• Avoid genetically modified foods (GMO’s) – avoid foods made with corn, soy, canola or cottonseed oils or that contain artificial sweeteners and ambiguous additives like xanthan gum, citric acid or maltodextrin.
  • Something is not necessarily organic even if it written on the label.  It must be certified organic for it to really be organic. This means it is certified through the NASAA or carries the Australian Certified Organic stamp here in Australia.

Look out for and avoid foods with the following ingredients, preservatives and additives:

  • Aspartame (E951) – artificial sweetener.
  • High fructose sugar syrup (HFCS) – highly-refined artificial sweetener.
  • Monosodium glutamate (MSG)(E620, 621)- flavour enhancer.  MSG consumption side effects may include such symptoms as headaches, nausea and abdominal discomfort.
  • Trans fats – used to enhance and extend the shelf-life of foods.
  • Common food dyes – colours in the 100 range (blue E133, red E124, yellow E110/E102).
  • Preservatives – look for numbers in 200 and 300 range (sulphite preservatives E221-228, butylated hydroxyanisole/BHA and butylated hydrozyttoluene/BHT E320, sulphur dioxide (E220), potassium bromate, calcium propionate (281).
  • Olestra – synthetic fat that appears to interfere with nutrient absorption, used in light/lite crisps and chips.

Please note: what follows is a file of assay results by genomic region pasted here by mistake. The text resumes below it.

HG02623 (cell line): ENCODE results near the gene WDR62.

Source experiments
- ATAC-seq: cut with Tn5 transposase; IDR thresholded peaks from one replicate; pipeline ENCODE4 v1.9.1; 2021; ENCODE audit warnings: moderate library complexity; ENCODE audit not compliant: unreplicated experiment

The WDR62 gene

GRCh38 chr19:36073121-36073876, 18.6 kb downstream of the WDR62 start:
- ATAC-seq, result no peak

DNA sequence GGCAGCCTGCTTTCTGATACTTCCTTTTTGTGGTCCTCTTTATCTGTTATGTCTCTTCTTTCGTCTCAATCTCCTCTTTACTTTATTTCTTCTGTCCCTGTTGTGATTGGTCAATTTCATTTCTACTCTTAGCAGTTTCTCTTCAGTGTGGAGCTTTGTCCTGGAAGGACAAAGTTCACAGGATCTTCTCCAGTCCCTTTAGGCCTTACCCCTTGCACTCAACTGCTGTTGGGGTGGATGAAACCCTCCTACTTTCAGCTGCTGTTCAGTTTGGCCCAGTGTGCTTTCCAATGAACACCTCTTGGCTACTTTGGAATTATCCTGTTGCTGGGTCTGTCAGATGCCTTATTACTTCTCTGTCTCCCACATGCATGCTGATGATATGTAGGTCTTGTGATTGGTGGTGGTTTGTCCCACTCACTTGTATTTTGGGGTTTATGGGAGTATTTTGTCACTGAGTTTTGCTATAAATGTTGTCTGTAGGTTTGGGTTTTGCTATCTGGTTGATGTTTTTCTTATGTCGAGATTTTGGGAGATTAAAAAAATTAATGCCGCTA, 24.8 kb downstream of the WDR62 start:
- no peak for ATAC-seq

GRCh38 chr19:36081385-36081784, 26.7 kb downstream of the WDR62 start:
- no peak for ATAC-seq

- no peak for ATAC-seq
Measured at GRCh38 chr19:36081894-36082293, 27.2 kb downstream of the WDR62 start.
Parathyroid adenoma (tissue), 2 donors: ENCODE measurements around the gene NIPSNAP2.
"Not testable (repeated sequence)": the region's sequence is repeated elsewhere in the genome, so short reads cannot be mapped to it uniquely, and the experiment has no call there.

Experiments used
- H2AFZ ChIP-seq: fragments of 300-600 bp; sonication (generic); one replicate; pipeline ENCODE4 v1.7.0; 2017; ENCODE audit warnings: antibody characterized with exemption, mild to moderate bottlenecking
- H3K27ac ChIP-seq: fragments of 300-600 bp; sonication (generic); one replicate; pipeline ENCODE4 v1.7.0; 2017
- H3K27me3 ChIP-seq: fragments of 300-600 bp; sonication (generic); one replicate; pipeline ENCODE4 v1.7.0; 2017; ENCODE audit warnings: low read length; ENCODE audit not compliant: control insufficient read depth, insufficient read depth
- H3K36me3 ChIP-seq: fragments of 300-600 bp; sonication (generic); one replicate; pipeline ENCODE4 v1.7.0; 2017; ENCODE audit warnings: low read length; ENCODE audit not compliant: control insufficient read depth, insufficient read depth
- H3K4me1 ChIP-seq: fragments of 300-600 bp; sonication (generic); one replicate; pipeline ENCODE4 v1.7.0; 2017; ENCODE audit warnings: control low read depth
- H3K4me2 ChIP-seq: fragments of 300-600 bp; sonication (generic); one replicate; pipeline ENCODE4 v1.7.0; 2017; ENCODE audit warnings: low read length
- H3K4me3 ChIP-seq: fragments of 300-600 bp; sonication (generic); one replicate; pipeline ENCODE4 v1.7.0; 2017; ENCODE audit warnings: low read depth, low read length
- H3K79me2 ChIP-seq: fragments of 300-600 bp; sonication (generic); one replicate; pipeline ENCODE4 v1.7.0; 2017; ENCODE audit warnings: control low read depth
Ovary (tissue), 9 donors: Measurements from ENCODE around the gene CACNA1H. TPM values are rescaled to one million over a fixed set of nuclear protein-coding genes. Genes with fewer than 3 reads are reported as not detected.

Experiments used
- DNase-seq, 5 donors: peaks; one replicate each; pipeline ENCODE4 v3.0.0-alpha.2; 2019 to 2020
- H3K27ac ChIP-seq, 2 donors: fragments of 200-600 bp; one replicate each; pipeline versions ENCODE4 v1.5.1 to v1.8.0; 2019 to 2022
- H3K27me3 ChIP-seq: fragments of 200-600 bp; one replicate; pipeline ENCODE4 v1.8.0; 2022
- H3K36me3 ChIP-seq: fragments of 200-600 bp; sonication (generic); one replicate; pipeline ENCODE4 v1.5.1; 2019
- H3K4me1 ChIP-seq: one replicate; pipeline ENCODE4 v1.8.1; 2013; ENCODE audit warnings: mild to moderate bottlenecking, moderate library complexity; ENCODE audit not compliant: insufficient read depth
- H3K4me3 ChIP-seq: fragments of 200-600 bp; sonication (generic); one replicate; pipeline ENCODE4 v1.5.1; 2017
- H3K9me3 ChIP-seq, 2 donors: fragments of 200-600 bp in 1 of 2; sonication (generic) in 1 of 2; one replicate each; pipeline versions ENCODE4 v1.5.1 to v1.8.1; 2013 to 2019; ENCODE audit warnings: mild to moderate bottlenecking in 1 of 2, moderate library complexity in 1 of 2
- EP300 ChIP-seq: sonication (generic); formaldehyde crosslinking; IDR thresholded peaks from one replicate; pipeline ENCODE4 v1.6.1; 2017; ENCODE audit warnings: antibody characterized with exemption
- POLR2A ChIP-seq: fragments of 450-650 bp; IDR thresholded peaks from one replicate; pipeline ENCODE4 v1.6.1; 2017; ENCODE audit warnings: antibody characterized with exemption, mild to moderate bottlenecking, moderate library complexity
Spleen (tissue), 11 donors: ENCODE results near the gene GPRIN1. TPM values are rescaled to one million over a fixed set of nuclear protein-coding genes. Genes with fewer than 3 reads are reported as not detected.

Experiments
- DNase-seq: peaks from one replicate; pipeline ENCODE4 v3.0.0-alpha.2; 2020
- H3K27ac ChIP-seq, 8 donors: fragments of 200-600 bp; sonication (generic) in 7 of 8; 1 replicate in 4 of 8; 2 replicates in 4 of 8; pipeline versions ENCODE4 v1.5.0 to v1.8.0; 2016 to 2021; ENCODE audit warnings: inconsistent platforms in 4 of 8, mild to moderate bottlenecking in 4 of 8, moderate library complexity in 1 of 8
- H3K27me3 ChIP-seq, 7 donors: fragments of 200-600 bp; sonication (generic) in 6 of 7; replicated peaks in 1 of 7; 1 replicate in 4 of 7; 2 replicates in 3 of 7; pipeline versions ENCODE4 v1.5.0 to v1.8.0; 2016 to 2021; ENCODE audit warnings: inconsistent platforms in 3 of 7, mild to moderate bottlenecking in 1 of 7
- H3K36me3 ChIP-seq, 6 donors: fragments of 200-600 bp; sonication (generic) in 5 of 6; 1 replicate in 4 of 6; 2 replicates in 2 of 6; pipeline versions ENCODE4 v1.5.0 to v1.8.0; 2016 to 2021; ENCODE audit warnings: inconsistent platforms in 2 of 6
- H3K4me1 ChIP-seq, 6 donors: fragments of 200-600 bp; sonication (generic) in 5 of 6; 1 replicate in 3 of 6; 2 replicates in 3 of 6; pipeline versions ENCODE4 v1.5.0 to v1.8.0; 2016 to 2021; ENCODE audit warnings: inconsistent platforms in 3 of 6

• Natural flavours and colours don’t always come from natural, edible ingredients – remember arsenic is also natural! Avoid unless the actual natural flavours and colours are listed. Even with natural additives such as turmeric – it is not the same as the turmeric spice and can be artificially produced.  Caramel colour which can be listed as 150, 150a, 150b, 150c or even 150i and 150ii has been linked to gastrointestinal issues and hypersensitivity.
  • Emulsifiers – natural fats and oils can be used to emulsify/combine and bond foods but look out for lecithin (E322) and the mono- and d-glycerides of fatty acids (E471).
  • Gelling agents, stabilisers and thickeners: guar gum (E412), agar (E406), carrageenan (E407).
  • Synthetic anti-caking agents: silicon dioxide (E551), calcium silicate (E552), sodium aluminosilicate (E554) – mainly used in powders, instant soups, some grated cheese.
  • Citric acid is primarily derived from GMO corn and can be found hiding in a LOT of products. Corn is one of the big five food allergens and GMO corn should especially be avoided. So try to give citric acid a miss.

The key thing to remember here is to look for things that have as little ingredients as possible; you don’t need a chemistry degree to understand them.  But always know that if you want the best health for you and your family, taking it a step further and make it yourself – then you know you are safe!

This article is meant for general information only and it is not intended for diagnostic purposes or to replace advice from your primary health care professional.  Please contact your health care professional before making any changes to your dietary plan or before taking any new supplementation.

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Claire Yates

By Claire Yates

Claire Yates is a Nutritional Medicine Practitioner, holding a Bachelor of Health Science, who is passionate about paleo nutrition, health and having fun! She is the author of Optimal Health The Paleo Way and is a self-confessed lover of good food and good coffee.